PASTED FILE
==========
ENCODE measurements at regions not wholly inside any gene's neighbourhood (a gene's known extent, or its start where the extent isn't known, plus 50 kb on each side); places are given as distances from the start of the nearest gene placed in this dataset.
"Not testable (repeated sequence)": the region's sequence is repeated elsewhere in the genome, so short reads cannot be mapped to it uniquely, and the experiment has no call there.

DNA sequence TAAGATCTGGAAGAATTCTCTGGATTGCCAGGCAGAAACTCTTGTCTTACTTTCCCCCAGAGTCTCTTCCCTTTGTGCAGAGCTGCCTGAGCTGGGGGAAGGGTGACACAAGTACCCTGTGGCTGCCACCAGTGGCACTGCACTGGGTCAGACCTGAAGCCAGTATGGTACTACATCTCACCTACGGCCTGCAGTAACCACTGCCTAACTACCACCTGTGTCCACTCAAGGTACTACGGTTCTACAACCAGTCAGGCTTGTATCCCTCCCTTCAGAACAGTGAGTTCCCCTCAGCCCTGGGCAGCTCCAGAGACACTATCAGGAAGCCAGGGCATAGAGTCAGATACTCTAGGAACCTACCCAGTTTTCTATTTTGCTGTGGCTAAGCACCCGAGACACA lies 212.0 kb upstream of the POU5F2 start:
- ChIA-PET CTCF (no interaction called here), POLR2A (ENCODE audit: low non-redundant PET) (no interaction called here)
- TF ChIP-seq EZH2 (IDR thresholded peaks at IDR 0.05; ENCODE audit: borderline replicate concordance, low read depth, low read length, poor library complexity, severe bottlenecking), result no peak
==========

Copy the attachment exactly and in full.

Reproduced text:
ENCODE measurements at regions not wholly inside any gene's neighbourhood (a gene's known extent, or its start where the extent isn't known, plus 50 kb on each side); places are given as distances from the start of the nearest gene placed in this dataset.
"Not testable (repeated sequence)": the region's sequence is repeated elsewhere in the genome, so short reads cannot be mapped to it uniquely, and the experiment has no call there.

DNA sequence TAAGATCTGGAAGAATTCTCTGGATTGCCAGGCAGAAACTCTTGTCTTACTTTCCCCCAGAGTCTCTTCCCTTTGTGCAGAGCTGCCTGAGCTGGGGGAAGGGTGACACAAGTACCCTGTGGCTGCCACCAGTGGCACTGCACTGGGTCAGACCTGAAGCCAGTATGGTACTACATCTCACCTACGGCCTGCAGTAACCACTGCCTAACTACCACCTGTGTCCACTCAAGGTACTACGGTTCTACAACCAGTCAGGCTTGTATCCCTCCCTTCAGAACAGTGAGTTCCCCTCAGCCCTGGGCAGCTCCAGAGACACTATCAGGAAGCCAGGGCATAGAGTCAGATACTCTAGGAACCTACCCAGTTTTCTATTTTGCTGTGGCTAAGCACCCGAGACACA lies 212.0 kb upstream of the POU5F2 start:
- ChIA-PET CTCF (no interaction called here), POLR2A (ENCODE audit: low non-redundant PET) (no interaction called here)
- TF ChIP-seq EZH2 (IDR thresholded peaks at IDR 0.05; ENCODE audit: borderline replicate concordance, low read depth, low read length, poor library complexity, severe bottlenecking), result no peak